Proceed with caution, you must! There are TFA spoilers ahead.
If you’ve seen “Star Wars: The Force Awakens,” you’ve probably left with a few questions.
One question that’s been puzzling viewers is what plan of Darth Vader’s Kylo Ren, the new bad guy, is trying to carry out. Throughout the movie Ren frequently expresses his desire to be as evil as his grandfather, Darth Vader, and seems to idolize the dark lord — even though Darth Vader (spoiler alert!) turned good at the end of Episode VI.
At the end of “Return of the Jedi,” Vader showed he wasn’t all dark. When Emperor Palpatine attempts to kill Luke Skywalker, Vader intervenes to save his son’s life and is fatally wounded in the process. Vader’s final line to Skywalker is, “tell your sister [Princess Leia] you were right,” indicating Vader still had a good side and died at peace with himself.
So, does Kylo Ren simply not know what went down between Luke, the emperor and Vader? Or is he aware and just idolizes the dark side of his grandpa?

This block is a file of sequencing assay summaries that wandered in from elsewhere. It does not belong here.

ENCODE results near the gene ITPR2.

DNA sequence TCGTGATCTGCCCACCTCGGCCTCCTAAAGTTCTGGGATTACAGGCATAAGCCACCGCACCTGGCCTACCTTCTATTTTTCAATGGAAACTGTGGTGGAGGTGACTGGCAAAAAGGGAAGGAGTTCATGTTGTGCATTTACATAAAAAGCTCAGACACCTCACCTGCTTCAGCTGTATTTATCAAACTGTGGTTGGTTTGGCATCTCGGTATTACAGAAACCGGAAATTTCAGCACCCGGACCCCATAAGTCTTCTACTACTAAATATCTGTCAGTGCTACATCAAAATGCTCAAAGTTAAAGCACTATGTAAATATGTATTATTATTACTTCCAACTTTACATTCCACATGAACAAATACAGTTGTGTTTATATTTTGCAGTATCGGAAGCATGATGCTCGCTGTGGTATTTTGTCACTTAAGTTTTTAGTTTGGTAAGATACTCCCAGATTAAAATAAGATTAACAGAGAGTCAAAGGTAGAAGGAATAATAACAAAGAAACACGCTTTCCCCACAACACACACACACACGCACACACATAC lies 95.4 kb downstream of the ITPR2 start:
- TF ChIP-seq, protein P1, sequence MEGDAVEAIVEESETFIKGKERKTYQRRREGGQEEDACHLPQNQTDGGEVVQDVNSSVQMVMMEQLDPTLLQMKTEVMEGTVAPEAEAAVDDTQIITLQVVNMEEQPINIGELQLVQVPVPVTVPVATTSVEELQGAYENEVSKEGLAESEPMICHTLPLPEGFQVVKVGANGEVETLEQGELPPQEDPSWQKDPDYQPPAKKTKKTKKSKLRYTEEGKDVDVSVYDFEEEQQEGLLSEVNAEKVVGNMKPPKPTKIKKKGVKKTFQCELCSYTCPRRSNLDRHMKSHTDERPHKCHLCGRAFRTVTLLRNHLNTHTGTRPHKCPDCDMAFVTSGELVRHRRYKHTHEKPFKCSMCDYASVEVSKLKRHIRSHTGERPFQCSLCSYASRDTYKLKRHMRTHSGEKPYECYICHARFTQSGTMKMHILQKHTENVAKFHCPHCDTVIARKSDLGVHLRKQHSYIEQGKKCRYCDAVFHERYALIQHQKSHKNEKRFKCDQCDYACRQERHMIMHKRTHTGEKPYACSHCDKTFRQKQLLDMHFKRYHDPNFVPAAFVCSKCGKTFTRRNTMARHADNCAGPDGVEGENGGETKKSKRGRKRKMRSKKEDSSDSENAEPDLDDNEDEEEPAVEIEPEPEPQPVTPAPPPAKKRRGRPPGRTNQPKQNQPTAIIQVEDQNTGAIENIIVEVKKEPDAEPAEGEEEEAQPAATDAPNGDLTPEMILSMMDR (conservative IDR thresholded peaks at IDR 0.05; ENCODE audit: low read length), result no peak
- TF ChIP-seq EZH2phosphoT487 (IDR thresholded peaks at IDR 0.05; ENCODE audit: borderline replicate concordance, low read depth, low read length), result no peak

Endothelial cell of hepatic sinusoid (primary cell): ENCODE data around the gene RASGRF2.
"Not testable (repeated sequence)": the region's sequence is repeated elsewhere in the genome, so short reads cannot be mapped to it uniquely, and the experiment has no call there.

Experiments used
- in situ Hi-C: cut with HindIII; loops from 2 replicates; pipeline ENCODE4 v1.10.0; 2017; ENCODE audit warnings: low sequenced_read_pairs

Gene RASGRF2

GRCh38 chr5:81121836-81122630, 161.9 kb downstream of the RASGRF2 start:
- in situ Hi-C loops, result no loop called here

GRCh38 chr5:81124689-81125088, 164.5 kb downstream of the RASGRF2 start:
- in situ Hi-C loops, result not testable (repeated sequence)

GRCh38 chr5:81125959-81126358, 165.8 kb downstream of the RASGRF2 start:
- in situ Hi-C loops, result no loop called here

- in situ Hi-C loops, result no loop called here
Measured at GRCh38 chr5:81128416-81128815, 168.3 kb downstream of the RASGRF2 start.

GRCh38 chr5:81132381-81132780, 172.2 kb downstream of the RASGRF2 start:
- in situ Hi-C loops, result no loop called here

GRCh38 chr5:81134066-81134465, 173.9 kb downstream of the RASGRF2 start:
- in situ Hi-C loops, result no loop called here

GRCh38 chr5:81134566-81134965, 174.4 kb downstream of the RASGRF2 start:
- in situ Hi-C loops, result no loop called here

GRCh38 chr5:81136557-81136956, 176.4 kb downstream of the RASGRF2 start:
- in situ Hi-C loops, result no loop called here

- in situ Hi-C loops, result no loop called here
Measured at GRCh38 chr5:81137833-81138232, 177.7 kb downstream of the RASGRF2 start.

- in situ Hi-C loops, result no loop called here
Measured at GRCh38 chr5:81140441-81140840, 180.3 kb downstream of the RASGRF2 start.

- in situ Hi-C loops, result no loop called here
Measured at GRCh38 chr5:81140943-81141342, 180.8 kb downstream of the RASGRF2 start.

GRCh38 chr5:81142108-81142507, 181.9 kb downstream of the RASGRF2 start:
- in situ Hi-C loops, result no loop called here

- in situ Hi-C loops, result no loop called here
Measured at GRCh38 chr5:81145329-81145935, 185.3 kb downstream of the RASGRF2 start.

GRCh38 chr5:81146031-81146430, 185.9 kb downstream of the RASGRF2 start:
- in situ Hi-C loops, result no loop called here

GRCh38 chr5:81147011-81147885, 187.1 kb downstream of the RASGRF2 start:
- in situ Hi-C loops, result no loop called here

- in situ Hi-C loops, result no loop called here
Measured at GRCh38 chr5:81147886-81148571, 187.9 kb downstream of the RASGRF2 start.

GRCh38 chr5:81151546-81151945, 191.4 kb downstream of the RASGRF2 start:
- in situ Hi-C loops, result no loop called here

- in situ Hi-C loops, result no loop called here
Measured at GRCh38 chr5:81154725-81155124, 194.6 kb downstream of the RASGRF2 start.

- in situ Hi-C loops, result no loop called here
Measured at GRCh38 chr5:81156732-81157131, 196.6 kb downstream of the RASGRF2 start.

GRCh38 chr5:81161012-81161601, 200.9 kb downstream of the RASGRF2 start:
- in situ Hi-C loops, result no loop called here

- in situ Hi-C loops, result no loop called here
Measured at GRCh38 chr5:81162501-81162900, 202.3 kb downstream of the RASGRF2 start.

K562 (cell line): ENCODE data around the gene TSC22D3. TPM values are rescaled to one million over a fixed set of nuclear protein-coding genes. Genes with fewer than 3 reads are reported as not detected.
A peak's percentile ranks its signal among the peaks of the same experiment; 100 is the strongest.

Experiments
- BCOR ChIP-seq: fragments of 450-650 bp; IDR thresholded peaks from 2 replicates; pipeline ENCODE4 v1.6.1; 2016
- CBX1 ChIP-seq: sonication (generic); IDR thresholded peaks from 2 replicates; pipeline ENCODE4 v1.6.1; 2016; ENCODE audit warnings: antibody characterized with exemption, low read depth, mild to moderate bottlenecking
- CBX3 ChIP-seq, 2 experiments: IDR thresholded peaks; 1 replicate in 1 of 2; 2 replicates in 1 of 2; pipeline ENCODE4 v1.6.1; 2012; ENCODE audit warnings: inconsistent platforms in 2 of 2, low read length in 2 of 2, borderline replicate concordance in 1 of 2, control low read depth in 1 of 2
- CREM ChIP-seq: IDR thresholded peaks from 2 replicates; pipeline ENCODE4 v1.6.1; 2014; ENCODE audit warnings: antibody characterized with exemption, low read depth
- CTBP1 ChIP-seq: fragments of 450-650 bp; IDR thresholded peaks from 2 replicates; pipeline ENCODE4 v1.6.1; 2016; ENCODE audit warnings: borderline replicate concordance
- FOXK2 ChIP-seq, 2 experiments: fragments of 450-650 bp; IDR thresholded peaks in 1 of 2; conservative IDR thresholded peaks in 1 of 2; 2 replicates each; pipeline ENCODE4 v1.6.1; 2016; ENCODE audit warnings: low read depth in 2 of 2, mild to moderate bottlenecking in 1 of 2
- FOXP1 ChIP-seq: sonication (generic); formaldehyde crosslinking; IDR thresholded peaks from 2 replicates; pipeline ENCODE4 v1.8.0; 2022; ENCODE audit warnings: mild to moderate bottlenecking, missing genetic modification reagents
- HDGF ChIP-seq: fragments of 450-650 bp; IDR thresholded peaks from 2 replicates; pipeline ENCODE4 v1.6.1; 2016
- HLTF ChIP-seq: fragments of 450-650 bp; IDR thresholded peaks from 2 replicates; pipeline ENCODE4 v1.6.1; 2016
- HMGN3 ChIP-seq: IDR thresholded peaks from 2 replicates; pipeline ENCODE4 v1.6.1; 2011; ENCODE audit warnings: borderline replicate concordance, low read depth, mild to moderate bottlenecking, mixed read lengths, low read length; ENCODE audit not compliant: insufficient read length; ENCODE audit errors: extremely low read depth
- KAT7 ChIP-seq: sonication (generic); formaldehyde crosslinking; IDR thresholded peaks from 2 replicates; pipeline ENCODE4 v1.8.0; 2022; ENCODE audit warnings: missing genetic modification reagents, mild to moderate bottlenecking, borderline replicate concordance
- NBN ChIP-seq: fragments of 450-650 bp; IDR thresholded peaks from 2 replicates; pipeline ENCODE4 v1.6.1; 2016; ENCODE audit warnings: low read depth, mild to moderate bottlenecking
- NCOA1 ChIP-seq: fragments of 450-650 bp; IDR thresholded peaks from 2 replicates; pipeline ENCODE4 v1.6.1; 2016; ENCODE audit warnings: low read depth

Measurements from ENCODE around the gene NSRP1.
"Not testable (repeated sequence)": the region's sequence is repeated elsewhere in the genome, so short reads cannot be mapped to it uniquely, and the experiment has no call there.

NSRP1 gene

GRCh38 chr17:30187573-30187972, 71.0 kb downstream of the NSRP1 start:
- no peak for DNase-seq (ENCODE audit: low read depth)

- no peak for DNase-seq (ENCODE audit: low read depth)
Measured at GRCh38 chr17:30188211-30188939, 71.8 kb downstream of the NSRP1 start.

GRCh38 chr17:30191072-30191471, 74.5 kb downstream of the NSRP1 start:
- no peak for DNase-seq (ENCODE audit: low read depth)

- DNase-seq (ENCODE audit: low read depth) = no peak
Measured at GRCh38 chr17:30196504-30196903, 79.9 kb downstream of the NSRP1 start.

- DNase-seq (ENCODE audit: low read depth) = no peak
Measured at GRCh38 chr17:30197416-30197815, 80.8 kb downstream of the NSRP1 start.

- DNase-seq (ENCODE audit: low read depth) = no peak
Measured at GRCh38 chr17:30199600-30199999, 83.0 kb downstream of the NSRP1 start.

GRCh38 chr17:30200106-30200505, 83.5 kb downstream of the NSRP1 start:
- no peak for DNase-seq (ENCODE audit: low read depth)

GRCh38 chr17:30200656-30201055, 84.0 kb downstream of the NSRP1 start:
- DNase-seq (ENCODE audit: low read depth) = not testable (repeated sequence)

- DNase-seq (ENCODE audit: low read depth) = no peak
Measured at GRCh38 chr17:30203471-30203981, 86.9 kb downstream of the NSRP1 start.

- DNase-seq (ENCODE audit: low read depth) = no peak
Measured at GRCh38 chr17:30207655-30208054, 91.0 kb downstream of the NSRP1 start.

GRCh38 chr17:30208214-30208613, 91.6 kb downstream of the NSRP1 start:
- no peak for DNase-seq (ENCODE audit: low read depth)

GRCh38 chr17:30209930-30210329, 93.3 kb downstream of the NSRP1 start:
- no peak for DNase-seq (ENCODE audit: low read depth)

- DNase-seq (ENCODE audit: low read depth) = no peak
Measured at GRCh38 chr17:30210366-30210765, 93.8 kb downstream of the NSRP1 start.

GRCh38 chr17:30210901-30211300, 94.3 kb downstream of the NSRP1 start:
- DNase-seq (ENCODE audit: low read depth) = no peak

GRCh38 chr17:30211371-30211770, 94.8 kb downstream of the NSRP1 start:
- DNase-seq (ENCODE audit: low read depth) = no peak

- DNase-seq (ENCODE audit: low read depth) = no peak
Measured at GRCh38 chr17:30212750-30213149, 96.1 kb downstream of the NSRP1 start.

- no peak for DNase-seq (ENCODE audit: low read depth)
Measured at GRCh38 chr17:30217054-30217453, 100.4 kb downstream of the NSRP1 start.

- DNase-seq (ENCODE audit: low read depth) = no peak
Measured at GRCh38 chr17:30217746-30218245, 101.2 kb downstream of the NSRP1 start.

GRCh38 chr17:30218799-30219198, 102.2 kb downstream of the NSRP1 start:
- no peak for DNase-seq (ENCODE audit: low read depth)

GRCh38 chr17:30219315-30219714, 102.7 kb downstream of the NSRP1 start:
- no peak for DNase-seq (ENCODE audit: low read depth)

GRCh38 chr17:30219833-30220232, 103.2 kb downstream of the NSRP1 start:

The movie may not have answered those questions, but the book-version of the movie, which Disney/LucasFilm had to sign off on before it was published, is more conclusive.
In the film’s novelization, written by Alan Dean Foster, it is revealed that both Kylo Ren and Supreme Leader Snoke know the truth about what happened between Palpatine and Vader on the Death Star. Snoke also reveals that he’s
been around long enough to see the rise and fall of the Empire.
When the two discuss what occurred, Ren blames it on “sentiment.” Snoke replies, “Such a foolish error of judgment. A momentary lapse in an otherwise exemplary life.”
He continues, “Had Lord Vader not succumbed to emotion at the crucial moment — had the father killed the son — the Empire would have prevailed. And there would be no threat of Skywalker’s return today.”
Ren says he won’t have the same problem, claiming that he is “immune to the light.”
But Ren later proves that he faces the same struggle when he expresses doubts over killing his father, Han Solo. But ultimately he does kill Solo, perhaps because he knew the path his grandfather had chosen, and actively did not want to make the same “weak” decision.
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